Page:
Workers' Weekly On-Line
Volume 54 Number 9, April 27, 2024 ARCHIVE HOME JBCENTRE SUBSCRIBE

May Day standing with Palestine

Preparing for May 1st - International Day of Working Class Unity and Struggle

GE Aviation protest, Cheltenham

This May Day comes amid the developing movement to oppose the genocide in Gaza, which is backed by the British state and its cartel party system. With the growing chaos internationally and the outbreak of increasingly dangerous open warfare, there is a burning need for a government that stands against war, about a government not founded on civil war. An anti-war government is not simply a matter of policy objectives, but the expression of the modern democratic personality, a form of government founded on the harmonisation of the interests of individuals, collectives and society as a whole.

Workers for a Free Palestine, Cheltenham

The prevailing and deepening chaos in the world is characterised by global turmoil, aggression, militarism and open wars of destruction; a crisis in the provision of social programmes, and disruption in production, distribution, and exchange including markets and prices. It is affecting all aspects of the social and natural environment, including the psychology of the people, manifested as a generalised anxiety. Social programmes, such as the NHS and schools, face issues of retention, pay, funding, and falling morale. Long-running disputes, such as the longest strikes in NHS history, reveal that the solutions lie with the workers themselves.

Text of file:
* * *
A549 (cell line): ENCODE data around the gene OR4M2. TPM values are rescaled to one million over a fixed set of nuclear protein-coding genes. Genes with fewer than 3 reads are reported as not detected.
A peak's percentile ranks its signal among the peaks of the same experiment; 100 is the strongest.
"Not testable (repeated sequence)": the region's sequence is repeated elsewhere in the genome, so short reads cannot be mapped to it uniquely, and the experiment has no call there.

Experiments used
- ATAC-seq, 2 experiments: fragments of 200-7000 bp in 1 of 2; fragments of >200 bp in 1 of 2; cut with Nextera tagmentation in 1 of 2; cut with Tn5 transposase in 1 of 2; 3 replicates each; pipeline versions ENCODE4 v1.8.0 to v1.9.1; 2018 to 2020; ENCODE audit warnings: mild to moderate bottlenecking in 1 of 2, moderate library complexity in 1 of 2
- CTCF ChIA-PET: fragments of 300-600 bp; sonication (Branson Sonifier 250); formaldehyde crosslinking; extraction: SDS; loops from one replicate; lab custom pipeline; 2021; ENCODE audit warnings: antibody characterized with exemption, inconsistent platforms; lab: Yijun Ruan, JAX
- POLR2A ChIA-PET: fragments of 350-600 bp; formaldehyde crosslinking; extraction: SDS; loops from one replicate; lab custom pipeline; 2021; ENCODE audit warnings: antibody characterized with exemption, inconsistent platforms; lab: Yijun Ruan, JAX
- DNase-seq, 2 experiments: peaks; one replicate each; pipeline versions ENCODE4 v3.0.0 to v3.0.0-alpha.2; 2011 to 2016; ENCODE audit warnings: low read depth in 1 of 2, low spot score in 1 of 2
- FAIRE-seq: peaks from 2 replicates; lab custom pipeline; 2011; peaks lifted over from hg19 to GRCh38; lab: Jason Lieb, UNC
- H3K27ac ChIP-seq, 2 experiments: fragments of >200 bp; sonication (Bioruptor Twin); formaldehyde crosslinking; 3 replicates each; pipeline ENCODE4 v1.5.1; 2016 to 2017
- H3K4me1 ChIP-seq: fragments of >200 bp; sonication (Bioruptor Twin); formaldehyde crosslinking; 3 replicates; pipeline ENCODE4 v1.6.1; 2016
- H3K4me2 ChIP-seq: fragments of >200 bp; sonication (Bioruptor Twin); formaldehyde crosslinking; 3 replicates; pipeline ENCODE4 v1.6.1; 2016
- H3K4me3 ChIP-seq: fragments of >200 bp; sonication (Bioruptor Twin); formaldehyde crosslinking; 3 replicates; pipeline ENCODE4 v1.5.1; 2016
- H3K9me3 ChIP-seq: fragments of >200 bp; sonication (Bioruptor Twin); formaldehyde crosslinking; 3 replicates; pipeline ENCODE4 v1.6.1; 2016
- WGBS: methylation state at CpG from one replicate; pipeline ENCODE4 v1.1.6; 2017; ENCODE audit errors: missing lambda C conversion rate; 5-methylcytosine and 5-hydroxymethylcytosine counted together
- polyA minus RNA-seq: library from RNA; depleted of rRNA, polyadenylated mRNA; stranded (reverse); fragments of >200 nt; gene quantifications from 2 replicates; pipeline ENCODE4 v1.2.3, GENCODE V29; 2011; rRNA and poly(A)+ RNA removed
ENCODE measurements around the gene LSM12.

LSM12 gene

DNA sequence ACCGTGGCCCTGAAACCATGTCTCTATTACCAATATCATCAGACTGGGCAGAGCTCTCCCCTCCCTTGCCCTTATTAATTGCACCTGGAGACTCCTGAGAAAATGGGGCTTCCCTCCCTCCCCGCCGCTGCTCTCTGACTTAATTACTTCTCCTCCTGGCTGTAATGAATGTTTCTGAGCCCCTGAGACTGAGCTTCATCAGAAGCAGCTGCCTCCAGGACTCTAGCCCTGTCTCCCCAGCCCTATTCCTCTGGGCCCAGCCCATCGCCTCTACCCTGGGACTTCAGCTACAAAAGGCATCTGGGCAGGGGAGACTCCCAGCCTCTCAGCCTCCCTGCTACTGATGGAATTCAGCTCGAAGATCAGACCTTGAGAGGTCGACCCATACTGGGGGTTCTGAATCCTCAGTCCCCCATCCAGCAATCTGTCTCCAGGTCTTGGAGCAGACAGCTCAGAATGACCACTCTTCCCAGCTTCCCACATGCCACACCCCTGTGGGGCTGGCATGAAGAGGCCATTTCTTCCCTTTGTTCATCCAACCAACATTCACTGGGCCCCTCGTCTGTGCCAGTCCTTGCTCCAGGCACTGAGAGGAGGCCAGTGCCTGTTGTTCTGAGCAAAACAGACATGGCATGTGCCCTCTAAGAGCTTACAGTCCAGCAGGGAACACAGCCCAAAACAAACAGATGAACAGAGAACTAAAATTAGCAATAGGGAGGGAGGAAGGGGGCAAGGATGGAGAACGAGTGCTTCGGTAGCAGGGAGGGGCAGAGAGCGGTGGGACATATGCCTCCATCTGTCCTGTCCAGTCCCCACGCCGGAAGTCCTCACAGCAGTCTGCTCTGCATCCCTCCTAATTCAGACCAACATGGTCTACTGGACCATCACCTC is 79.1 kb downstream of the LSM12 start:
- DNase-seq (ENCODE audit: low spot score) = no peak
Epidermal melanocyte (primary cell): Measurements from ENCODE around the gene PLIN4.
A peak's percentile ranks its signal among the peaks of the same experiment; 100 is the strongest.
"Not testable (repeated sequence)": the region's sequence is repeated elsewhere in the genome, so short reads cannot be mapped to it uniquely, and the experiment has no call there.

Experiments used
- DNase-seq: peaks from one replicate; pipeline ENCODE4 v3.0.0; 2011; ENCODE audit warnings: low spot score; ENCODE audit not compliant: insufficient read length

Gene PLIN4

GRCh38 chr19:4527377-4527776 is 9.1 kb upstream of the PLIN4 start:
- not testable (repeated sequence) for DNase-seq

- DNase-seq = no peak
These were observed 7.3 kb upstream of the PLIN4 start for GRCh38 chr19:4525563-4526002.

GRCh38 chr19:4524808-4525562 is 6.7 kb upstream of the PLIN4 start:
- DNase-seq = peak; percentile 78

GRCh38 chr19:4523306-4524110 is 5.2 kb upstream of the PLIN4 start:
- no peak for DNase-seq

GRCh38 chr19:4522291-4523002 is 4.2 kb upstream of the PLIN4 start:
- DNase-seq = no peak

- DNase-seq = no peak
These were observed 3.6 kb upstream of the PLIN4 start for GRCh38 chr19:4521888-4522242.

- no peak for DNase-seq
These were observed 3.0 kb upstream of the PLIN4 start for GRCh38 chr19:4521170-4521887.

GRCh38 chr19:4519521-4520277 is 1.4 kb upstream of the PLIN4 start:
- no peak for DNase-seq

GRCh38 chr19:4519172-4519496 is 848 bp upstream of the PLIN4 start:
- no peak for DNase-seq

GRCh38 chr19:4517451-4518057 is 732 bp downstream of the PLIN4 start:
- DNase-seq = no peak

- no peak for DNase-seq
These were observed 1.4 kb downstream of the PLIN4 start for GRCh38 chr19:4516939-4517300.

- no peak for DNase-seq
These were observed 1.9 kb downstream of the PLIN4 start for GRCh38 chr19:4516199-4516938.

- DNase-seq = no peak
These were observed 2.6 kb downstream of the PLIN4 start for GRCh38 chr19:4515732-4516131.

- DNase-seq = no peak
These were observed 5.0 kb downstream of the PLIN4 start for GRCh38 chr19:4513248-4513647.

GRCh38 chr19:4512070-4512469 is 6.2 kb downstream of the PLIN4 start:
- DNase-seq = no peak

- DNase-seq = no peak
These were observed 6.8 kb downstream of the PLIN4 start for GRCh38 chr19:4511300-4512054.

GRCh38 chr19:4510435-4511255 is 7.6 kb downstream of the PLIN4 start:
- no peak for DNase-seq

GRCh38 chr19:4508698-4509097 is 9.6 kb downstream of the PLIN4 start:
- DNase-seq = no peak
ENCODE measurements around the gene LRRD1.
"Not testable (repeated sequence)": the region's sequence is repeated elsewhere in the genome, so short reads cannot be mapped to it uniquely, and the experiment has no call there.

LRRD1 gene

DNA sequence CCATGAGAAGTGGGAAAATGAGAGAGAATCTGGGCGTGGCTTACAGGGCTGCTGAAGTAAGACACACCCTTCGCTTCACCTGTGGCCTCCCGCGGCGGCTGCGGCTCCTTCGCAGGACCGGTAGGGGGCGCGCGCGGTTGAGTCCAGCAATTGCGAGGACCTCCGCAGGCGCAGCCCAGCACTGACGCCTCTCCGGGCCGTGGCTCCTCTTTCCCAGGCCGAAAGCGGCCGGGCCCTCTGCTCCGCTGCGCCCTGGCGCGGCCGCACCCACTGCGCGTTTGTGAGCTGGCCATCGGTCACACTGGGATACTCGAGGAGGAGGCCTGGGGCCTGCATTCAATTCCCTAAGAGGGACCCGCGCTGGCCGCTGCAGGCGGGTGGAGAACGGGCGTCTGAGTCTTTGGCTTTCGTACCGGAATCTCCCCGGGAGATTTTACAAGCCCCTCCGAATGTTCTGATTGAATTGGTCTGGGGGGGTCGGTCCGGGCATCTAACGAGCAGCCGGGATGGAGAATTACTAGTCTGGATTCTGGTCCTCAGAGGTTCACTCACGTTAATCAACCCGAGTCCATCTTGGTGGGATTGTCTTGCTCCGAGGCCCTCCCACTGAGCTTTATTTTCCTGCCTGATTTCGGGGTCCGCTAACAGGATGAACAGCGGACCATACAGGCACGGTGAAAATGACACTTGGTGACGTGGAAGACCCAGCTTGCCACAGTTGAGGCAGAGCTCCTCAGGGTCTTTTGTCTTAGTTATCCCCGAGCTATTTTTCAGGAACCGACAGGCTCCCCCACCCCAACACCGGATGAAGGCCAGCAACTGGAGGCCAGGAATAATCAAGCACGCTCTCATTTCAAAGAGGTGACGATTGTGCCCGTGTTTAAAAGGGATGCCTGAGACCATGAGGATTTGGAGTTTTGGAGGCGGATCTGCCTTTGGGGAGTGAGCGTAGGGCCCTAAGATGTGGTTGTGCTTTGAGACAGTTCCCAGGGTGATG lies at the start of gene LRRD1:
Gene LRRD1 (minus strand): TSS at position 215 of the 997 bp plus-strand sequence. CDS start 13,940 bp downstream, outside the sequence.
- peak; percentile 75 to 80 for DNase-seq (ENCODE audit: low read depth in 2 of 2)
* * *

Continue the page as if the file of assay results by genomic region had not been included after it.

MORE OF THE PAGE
In the world today, oligopolies manipulate markets while conflicts are closing markets, restricting trade, and stifling supply chains. All of this is leading to a cost of living crisis and food production crisis. The deterioration of the natural and social environment is a direct result of the division of society and wars in the age of oligarchy, and points to the urgent need for the humanisation of the natural and social environments.

The working class movement in Britain, as a contingent of the movement world-wide, is focusing on defending their rights and interests and upholding the dignity of labour; their determination to make their claims is expressed in the rallying call that Enough is Enough! Their struggle is in harmony with fighting for the rights of all, and demanding a change in the direction of the economy. They are defending themselves and the future of their essential services and social programmes, and are resisting attacks on their livelihoods. They are also resisting the anti-social offensive and restructuring of the state around the most powerful oligarchic interests. In this fight the working class movement is putting on the agenda the issue of workers speaking in their own name. They are fighting for their rights and interests as one with fighting for the rights of all, and for a society where the guarantee of these rights is the norm.